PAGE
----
ST. FRANCISVILLE, La. — The last inmate of a group known as the "Angola Three" pleaded no contest Friday to manslaughter in the 1972 death of a prison guard and was released after more than four decades in prison, raising a clenched fist as he walked free.
Albert Woodfox and two other men became known as the "Angola Three" for their decades-long stays in isolation at the Louisiana Penitentiary at Angola and other prisons. Their cases drew condemnation from human rights groups and focused attention on the use of solitary confinement in American prisons.
Officials said they were kept in solitary because their Black Panther Party activism would otherwise rile up inmates at the maximum-security prison farm in Angola.
Woodfox consistently maintained his innocence in the killing of guard Brent Miller. He was being held at the West Feliciana Parish Detention Center in St. Francisville, about 30 miles north of Baton Rouge. He was awaiting a third trial in Miller's death after earlier convictions were thrown out by federal courts for reasons including racial bias in selecting a grand jury foreman.
Woodfox, who turned 69 on the same day he was released, spoke to reporters and supporters briefly outside the jail before driving off with his brother. Speaking of his future plans, he said he wanted to visit his mother's gravesite. She died while he was in prison, and Woodfox said he was not allowed to go to the funeral.
As to whether he would have done anything differently back in 1972, Woodfox responded: "When forces are beyond your control, there's not a lot you can do. Angola was a very horrible place at the time and everybody was just fighting to survive from day to day."
In a press release earlier Friday, Woodfox thanked his brother and other supporters who have lobbied over the years for his release.
"Although I was looking forward to proving my innocence at a new trial, concerns about my health and my age have caused me to resolve this case now and obtain my release with this no contest plea to lesser charges. I hope the events of today will bring closure to many," he said.
He had been twice convicted of murder and pleaded no contest Friday to manslaughter and aggravated burglary.
At the time of Miller's killing, Woodfox was serving time for armed robbery and assault. Inmates identified him as the one who grabbed the guard from behind while others stabbed Miller with a lawnmower blade and a hand-sharpened prison knife.
The star witness, a serial rapist who left death row and was pardoned by the Louisiana governor after his testimony, died before the second trial.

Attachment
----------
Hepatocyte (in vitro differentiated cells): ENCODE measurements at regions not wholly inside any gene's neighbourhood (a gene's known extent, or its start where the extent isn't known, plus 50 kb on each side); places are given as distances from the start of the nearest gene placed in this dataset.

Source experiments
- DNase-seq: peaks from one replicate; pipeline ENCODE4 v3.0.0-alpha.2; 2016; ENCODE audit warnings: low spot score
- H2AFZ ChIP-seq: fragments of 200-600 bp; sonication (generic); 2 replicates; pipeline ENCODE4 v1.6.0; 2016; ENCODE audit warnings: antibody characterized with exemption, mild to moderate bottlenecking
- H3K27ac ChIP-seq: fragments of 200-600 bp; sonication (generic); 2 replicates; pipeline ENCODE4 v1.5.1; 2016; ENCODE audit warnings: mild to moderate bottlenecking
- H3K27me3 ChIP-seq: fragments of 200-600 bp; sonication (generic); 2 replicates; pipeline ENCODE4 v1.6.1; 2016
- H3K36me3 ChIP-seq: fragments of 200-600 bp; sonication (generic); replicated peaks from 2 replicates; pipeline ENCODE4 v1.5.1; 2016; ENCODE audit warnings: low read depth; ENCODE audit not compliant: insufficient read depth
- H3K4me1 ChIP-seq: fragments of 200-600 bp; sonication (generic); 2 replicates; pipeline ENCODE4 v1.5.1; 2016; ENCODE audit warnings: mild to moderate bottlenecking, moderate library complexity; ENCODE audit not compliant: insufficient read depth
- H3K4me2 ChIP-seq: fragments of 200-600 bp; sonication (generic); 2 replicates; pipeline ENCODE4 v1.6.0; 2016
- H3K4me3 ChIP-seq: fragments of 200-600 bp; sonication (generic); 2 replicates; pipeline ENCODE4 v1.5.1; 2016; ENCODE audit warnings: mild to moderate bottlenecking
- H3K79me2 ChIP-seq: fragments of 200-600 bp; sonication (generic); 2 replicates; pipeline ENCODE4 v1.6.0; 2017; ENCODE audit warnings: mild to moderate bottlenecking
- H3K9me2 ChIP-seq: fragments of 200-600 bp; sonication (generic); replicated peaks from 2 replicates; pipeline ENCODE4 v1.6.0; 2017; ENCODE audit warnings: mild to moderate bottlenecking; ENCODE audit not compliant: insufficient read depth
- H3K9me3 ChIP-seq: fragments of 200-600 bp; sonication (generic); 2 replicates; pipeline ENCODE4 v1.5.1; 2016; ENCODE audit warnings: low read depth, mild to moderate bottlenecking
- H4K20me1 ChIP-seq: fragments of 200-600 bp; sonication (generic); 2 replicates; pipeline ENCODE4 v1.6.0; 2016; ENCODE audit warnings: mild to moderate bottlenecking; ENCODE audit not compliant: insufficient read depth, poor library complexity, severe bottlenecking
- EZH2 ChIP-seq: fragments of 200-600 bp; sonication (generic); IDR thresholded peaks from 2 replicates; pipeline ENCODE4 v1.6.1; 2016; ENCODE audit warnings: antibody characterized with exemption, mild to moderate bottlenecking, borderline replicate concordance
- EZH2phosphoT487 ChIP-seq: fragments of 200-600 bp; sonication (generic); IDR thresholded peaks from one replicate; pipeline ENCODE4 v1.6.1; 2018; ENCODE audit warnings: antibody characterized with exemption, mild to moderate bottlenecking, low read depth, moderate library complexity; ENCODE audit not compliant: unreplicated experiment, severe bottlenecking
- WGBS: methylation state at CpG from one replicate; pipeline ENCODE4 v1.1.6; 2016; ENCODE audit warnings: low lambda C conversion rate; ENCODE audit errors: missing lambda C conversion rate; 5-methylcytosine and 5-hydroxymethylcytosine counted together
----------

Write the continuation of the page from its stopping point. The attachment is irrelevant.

Woodfox was placed in solitary immediately after Miller's body was found in an empty prison dormitory, and then was ordered kept on "extended lockdown" every 90 days for decades.
A "no contest" plea is not an admission of guilt, and Woodfox has long maintained his innocence. But it does stand as a conviction, and Woodfox was freed after being given credit for time served.
Louisiana Attorney General Jeff Landry said the plea deal was "in the best interest of justice," and was reached with the cooperation of Miller's family.
Landry won re-election last fall against former Attorney General James "Buddy" Caldwell, who had adamantly opposed Woodfox's release. Woodfox's lawyer said the plea was the result of "tough negotiations" with Landry.
Woodfox made his first public appearance at an event in New Orleans with Black Panther Party members and supporters Friday night. Dressed all in black, with gray hair, he looked both overwhelmed and physically tentative with a quiet, stunned joy in his eyes. The event turned into a celebration party with cheers, happy birthday wishes, hugs and emotion. He embraced supporters, friends and the other Angola Three member still alive, Robert King.
But he kept his remarks short and declined an interview request by The Associated Press.
"I hope you understand that I've been through a terrible ordeal and I need a little time to get my footing so I don't make a fool of myself," he said.
In addition to visiting his mother's grave, George Kendall, one of Woodfox's lawyers, said his future plans include getting a full medical checkup. Kendall said Woodfox has had numerous ailments, including a form of hepatitis, and has lacked quality medical care during his imprisonment.
Lawyers would not say where Woodfox went Friday, citing concerns for his safety. Parnell Herbert, a boyhood friend of Woodfox's, said it was unclear where Woodfox would end up living but that he would likely spend his time advocating for prisoners and doing "positive work in the community."
"I think he's a better man than he was when he went to prison, simply because he's an older man, a wiser man," Herbert said.
Woodfox's brother, Michael Mable, said his brother was doing well, and taking life one day at a time: "He'll think about tomorrow, tomorrow. It's a whole new process."
The other Angola Three inmates were Herman Wallace, who died a free man in October 2013, just days after a judge granted him a new trial in Miller's death, and King, who was released in 2001 after his conviction in the death of a fellow inmate was overturned.
King was at the jail Friday and said he still remembers what it was like when he was released in 2001.
"The first moments seemed sort of surreal," he said. "You wake up and pinch yourself and wonder if you are actually free."
This story has corrected the reference to Woodfox pleading guilty Friday. He pleaded no contest.
Associated Press reporters Cain Burdeau and Rebecca Santana in New Orleans contributed to this story.